Screen Savors: Harel's new sting

Stealing is what Channel 10's The Sting is all about.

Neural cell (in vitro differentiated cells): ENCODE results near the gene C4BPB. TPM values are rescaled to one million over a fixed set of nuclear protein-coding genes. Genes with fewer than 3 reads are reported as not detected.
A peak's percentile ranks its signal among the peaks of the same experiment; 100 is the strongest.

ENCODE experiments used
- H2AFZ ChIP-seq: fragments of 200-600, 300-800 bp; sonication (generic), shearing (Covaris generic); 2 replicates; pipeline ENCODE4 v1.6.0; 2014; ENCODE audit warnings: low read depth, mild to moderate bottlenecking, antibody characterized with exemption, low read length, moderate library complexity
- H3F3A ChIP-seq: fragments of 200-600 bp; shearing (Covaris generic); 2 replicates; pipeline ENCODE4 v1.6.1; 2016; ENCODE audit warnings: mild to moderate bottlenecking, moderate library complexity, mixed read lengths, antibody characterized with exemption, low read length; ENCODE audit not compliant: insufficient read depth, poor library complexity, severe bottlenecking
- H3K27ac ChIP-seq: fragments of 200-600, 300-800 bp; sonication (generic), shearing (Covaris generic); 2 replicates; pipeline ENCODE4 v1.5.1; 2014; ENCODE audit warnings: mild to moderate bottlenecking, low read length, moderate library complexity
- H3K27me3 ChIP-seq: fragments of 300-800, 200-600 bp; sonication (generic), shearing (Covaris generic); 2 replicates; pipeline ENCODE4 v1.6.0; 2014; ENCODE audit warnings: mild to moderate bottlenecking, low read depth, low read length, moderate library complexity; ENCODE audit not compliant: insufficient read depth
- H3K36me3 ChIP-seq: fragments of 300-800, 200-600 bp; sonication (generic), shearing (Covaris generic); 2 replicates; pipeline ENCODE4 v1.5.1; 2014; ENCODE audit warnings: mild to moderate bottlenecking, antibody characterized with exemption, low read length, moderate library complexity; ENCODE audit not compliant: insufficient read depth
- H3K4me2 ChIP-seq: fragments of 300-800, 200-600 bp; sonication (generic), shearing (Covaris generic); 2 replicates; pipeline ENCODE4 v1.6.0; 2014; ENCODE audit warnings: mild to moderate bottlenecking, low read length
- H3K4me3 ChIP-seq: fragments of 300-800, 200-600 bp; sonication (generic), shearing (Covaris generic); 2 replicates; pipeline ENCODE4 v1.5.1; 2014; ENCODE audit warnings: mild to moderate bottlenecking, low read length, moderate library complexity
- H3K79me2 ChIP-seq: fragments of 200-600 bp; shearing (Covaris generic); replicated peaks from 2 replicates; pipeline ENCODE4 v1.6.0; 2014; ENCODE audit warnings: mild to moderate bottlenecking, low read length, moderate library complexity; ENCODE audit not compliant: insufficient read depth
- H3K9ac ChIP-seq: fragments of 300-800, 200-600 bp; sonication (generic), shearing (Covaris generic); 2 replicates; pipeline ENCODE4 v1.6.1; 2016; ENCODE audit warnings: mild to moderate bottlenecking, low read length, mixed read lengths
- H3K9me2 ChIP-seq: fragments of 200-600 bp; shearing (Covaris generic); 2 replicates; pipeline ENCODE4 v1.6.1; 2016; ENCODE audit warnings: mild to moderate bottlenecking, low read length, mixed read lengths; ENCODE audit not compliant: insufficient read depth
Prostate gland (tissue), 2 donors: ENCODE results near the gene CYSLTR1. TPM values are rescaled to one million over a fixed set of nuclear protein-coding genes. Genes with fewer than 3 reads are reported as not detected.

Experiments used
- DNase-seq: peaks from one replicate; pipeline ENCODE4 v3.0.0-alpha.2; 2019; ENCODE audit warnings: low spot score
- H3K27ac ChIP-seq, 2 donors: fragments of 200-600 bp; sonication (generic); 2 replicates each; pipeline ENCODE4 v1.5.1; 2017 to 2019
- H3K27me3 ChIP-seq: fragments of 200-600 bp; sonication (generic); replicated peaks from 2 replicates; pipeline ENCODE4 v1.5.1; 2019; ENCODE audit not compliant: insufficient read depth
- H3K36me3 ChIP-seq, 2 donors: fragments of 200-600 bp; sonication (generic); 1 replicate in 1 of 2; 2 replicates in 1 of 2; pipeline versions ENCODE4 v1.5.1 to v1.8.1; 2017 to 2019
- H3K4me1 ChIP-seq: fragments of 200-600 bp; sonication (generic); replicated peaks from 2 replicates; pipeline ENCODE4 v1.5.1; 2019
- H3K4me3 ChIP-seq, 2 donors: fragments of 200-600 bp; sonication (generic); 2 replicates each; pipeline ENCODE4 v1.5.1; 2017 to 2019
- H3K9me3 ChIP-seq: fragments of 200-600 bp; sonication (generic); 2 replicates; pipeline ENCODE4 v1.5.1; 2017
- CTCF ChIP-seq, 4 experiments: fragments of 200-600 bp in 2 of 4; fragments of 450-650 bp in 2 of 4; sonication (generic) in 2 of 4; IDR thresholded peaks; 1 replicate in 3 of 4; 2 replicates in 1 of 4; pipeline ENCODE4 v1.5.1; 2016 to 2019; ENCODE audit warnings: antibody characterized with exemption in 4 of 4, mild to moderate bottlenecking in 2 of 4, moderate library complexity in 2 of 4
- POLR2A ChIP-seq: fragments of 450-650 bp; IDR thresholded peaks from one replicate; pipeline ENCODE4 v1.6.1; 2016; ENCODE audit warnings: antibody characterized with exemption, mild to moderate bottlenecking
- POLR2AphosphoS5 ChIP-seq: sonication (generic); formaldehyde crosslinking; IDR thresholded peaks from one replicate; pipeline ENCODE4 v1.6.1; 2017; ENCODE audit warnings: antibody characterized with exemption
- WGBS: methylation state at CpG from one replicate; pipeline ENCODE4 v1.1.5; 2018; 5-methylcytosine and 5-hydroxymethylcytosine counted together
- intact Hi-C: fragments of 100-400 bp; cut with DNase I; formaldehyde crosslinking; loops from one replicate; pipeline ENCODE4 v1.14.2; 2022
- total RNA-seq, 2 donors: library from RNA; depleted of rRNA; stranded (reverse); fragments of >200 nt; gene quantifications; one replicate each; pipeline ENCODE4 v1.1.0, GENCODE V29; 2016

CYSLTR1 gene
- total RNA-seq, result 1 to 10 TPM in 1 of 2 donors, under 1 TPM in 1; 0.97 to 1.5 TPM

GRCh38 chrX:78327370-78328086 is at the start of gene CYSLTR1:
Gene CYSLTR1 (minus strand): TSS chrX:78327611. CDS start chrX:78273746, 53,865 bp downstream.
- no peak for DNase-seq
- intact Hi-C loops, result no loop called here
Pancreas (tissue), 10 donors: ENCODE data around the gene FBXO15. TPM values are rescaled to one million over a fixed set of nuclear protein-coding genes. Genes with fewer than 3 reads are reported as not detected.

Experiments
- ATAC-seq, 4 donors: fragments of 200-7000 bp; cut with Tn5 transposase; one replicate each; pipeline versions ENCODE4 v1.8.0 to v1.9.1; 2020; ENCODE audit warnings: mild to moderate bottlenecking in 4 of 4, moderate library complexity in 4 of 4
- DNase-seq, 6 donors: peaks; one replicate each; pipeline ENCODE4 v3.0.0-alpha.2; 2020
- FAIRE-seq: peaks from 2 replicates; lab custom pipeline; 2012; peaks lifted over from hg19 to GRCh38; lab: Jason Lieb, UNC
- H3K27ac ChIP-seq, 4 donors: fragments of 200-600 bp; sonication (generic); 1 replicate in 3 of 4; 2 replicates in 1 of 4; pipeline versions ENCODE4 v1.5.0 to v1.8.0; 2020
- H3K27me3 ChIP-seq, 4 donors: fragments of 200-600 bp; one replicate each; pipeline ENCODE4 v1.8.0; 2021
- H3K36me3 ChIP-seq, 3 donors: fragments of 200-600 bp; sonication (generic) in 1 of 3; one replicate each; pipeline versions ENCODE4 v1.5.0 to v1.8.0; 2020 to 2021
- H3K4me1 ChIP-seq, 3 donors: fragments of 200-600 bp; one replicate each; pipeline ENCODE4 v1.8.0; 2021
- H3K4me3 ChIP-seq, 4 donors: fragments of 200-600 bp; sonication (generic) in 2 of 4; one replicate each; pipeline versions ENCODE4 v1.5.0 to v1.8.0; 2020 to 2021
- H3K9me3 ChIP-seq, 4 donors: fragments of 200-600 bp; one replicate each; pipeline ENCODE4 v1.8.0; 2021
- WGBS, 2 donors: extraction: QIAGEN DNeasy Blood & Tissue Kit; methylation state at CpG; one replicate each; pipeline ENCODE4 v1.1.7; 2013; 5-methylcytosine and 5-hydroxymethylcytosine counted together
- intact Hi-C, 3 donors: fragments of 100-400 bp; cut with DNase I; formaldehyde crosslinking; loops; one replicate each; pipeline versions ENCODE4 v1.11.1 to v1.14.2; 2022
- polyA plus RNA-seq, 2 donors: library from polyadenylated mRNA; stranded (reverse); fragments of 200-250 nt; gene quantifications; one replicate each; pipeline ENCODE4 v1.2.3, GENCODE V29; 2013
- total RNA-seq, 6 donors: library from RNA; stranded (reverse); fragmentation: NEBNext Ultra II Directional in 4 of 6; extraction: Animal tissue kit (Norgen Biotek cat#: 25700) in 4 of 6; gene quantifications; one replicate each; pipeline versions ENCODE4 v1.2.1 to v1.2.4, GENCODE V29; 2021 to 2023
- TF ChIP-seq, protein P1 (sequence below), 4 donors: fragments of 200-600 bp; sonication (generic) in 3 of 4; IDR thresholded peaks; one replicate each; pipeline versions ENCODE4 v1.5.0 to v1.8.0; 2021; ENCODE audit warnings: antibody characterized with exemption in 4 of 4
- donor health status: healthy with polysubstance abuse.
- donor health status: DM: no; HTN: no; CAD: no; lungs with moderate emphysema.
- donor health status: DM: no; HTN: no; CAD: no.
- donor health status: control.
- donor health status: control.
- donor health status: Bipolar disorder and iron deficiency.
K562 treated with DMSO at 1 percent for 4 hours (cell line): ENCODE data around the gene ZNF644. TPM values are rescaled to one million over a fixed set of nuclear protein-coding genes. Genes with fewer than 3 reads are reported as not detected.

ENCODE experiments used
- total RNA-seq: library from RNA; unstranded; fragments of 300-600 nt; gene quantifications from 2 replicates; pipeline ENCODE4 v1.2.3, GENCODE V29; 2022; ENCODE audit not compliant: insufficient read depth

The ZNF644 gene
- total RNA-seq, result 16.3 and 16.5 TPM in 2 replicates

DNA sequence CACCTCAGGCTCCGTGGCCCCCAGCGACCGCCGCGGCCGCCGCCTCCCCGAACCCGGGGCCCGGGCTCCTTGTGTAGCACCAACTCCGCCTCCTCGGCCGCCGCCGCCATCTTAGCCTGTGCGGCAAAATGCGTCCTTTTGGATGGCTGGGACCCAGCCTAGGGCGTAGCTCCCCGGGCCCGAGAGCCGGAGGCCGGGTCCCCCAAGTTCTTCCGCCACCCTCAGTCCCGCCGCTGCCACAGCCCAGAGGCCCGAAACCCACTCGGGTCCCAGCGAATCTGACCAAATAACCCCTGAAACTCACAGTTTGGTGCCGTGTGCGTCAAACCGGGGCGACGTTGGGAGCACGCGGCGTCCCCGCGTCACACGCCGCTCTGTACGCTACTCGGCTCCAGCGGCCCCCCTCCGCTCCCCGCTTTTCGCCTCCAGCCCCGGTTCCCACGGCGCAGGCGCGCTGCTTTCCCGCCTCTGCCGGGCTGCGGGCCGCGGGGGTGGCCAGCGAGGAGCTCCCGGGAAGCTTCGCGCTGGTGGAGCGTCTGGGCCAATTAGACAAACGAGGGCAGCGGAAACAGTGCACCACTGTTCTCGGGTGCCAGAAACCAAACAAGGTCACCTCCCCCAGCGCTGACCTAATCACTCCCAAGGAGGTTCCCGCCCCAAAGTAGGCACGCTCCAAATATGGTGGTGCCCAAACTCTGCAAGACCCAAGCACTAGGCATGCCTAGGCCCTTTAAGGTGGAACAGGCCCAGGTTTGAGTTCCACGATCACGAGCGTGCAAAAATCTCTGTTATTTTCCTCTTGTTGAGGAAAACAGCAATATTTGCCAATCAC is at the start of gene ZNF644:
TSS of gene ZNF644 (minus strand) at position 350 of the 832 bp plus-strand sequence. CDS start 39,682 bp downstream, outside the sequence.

The amazing thing about television is that the more things change, the more they stay the same. Forty-some years ago, the New York station WPIX ran a grainy series called Racket Squad. In it, viewers were warned of various cons. The show concluded with the host presenting the following watchwords: "Remember, there are some people who can shake your hand with one hand and pick your pocket with the other, and it could happen to you." Back then, grifters were less hi-tech but the public's fascination with these clever folk is still strong. Witness first the UK series Hustle, about a team of conmen who steal from the rich or nasty, which still airs Sunday nights on Channel 1. Then there's The Real Hustle, shown locally on the Ego channel - for a while. In this UK show, another team of professionals demonstrate and explain their own series of cons. Now, it's Channel 10's turn with The Sting. It resembles the second show but it borrows heavily from the first, especially in its opening credits, which are suspiciously similar to Hustle's clever opening. But hey, stealing is what this show's all about. The Sting features illusionist Nimrod Harel (who had all of Israel transfixed with Bilti Nitfas and Machshavot Nistarot) and harkens back to that show of my youth. Along with three assistants - Roy, Shachar and Rochman - the crew shows us, what Harel claims, are the most common stings in Israel and the world, "so that you don't become the next victim." The first scheme involves making off with a safe, containing NIS 500,000, from a trendy Tel Aviv couple's fancy wedding. Harel takes us through the whole operation. Roy and Shachar pose as a couple interested in marrying to scope out the place. Then they return, posing as wedding guests and Rochman a photographer, with a duplicate safe covered with a tablecloth and plant. Guests stuff the real one with money and then they're switched. Since this is Channel 10, there are commercials. Harel is perpetually promising that we'll see what happens next… right after the break. But no one has ever walked away from a three-card monte game before it ends. And it's the same deal here; the action is entertaining enough to keep viewers hooked. That's good, because truth be told, the four grifters look great but they sound awful. Roy and Shachar's lines come across like they're reading off a cereal box. Rochman's a bit better. They do a much better job acting on the street than they do elsewhere. The producers also need to tone down the hyperactive music. And, for the love of God, let's get Shachar some warmer clothing. With all the emphasis on her cleavage, the poor girl might freeze this winter. The other stings shown were less impressive, but interesting. One, an item on identity theft, features a young woman who is shown just how easy it is for the conmen to open bank accounts and write checks in her name - thanks to information she'd tossed in the garbage. Better buy a home shredder, folks. Another woman is lured into offering a bribe to ticket-writer Rochman when Shachar convinces her that for NIS 100 each, he'll rip up their parking tickets. Be warned: Always ask people in uniform for ID, be they police officers, from the gas company or whatever. Back to the wedding hall, Harel further demonstrates how the conmen left out special ink for the guests signing checks. Following, they were able to use a lighter to heat the ink, causing it to disappear. Then the thieves could simply make out the checks as they pleased. In the end, the Fab Four contacted the distraught couple and returned all the money. How very considerate of them! After all, The Sting's supposed to be a warning to us all, as well as feel-good TV. More magic than mayhem, don't expect anything more hard-hitting than the likes of Screen Savors or Kolbotek. Will Harel's gang score in the ratings? Probably, judging by Israelis' penchant for such stuff. Meanwhile, the show's already had an impact. A young couple we know who just married - the night after the show was aired - hired a guard to keep an eye on their safe. Smart move, because remember, it could happen to you. The Sting airs Saturday nights at 9 p.m. on Channel 10.